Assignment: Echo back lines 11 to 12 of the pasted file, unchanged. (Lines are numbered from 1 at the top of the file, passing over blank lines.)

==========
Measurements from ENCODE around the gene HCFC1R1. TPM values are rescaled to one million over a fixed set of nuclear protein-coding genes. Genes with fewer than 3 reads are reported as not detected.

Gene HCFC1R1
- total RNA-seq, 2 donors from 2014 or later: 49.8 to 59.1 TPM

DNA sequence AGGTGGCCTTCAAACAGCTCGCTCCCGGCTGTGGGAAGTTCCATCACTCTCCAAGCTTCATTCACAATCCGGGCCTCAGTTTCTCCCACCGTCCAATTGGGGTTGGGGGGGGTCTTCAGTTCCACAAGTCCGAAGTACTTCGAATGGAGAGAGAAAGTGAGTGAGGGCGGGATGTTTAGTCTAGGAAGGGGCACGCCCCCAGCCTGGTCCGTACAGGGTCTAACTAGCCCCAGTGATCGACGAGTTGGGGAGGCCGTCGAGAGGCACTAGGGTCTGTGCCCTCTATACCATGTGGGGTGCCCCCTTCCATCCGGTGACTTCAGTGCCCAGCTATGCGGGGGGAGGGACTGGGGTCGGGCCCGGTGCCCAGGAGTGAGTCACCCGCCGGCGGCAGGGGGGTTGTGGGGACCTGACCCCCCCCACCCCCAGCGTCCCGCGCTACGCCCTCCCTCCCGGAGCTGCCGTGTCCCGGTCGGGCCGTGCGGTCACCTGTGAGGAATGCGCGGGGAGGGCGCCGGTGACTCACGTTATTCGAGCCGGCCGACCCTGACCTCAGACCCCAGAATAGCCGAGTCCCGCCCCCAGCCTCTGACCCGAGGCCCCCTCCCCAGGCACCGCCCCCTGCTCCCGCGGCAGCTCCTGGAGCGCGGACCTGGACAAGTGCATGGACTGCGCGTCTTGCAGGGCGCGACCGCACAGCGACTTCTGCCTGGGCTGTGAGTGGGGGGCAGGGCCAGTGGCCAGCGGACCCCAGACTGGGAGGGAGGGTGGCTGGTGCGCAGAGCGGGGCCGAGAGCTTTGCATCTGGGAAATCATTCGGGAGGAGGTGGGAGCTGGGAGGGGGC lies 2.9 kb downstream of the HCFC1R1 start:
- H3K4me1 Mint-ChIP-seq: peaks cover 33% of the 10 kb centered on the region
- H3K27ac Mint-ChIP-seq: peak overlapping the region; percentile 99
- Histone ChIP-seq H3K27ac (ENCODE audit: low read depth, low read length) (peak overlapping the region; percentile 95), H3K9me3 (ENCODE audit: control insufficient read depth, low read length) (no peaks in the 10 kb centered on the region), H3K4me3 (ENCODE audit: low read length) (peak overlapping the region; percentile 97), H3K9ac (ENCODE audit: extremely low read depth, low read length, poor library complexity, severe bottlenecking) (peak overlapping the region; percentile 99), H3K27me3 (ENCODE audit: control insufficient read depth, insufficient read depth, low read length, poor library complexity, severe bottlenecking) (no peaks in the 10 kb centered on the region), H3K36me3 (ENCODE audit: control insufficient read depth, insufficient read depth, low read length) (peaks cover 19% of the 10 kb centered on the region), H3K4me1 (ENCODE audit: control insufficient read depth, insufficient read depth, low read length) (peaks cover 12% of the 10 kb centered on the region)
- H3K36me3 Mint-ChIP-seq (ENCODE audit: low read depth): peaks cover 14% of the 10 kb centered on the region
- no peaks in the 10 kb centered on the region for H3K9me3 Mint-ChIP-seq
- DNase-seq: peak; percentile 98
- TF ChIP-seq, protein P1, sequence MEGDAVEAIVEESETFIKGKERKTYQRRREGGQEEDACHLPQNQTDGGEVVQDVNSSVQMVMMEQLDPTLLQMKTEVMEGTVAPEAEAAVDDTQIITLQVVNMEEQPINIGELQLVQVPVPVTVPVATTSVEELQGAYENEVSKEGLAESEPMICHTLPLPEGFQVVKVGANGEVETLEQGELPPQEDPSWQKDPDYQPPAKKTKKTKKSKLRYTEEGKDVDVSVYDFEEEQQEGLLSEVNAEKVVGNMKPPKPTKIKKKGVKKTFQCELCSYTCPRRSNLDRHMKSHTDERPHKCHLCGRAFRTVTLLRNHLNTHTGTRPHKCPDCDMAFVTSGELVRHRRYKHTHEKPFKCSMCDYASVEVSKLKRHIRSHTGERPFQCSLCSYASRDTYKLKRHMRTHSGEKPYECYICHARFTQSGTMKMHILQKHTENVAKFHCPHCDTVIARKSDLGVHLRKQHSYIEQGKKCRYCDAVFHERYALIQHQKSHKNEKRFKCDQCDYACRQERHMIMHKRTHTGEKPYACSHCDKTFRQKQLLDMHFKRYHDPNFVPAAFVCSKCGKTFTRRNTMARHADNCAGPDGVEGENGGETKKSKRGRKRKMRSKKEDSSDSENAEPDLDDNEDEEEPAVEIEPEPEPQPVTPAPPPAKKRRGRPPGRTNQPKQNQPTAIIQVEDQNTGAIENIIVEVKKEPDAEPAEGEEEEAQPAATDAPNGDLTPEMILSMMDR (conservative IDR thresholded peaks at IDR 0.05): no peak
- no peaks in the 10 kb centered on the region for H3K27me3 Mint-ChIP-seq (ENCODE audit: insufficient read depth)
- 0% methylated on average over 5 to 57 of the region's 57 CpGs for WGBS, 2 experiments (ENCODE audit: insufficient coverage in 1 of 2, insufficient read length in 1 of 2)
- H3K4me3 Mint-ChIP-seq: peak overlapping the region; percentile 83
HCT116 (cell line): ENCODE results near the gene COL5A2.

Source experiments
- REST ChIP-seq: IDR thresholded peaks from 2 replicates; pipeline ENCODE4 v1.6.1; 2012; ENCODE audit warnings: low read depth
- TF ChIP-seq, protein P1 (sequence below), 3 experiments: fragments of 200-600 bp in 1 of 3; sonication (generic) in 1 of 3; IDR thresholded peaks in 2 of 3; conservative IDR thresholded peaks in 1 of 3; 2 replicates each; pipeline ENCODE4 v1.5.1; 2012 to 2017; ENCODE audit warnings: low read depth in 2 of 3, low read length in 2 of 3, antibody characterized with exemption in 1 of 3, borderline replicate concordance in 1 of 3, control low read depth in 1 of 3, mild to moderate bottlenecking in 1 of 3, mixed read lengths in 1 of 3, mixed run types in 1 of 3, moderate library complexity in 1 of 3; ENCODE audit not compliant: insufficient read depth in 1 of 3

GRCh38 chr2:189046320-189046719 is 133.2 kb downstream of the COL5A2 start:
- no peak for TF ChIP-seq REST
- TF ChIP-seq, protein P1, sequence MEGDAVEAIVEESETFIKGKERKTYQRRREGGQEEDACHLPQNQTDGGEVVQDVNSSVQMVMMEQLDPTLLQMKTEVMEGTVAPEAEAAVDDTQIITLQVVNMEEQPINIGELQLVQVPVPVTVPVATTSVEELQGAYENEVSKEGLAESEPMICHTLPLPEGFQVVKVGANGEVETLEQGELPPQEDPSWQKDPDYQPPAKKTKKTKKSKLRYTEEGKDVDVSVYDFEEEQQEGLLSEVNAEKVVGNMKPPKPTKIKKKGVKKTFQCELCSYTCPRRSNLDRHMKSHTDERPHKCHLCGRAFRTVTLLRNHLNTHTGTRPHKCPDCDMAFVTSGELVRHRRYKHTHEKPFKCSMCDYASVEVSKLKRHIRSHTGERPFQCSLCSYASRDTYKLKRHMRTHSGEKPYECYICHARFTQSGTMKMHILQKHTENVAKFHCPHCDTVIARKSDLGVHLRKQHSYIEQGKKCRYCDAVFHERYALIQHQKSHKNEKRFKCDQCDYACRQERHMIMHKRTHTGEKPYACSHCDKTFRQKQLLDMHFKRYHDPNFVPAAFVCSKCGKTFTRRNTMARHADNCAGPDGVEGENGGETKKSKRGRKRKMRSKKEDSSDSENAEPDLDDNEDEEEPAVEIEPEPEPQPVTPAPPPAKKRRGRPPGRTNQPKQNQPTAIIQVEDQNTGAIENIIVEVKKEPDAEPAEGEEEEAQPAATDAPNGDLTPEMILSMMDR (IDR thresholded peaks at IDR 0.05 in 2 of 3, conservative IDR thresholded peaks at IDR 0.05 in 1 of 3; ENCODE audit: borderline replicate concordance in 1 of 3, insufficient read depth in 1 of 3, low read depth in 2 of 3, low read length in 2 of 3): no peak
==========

- TF ChIP-seq, protein P1, sequence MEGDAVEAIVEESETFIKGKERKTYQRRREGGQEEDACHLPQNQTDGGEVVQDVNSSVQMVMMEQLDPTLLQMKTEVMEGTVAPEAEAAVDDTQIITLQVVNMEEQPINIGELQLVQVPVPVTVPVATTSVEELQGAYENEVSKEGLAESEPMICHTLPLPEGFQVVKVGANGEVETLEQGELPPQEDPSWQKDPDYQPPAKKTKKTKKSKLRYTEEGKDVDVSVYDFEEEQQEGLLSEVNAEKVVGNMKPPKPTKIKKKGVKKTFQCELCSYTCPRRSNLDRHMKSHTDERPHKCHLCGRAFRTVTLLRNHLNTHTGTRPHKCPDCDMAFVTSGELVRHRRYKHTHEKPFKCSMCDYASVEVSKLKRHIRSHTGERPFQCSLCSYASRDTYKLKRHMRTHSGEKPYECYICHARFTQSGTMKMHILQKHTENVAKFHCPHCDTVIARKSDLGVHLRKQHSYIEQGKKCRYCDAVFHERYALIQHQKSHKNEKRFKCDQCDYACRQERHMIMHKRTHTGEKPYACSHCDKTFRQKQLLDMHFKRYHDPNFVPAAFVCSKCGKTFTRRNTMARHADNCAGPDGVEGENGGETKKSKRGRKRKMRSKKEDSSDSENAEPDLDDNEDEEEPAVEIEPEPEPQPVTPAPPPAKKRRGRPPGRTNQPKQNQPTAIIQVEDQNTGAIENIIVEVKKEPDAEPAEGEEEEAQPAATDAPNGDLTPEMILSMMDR (conservative IDR thresholded peaks at IDR 0.05): no peak
- no peaks in the 10 kb centered on the region for H3K27me3 Mint-ChIP-seq (ENCODE audit: insufficient read depth)